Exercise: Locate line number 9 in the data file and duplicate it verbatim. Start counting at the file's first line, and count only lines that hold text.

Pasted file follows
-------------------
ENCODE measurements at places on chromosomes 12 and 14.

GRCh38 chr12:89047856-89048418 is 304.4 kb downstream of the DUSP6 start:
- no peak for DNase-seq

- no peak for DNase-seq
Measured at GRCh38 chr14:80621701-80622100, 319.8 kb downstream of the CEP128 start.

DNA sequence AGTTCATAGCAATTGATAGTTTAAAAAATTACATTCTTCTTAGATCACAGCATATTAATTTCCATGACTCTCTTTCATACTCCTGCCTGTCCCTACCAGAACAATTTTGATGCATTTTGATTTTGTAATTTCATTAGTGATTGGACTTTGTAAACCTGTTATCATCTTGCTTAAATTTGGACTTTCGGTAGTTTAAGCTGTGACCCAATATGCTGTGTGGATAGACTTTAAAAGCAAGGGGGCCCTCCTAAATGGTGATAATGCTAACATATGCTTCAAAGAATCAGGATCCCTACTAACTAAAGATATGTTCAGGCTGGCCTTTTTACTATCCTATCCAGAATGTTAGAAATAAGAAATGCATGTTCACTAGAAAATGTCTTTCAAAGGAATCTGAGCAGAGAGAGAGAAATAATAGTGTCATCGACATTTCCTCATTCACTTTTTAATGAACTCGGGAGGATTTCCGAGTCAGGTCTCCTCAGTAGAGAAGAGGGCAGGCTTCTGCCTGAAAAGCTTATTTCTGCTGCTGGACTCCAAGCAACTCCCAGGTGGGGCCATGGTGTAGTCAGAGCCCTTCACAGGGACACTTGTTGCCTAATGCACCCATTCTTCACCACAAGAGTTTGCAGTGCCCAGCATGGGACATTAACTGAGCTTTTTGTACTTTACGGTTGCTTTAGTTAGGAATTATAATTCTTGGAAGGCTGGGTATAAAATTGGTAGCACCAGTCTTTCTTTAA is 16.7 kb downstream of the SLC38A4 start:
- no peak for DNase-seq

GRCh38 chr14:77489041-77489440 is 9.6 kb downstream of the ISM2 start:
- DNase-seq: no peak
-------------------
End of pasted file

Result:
- DNase-seq: no peak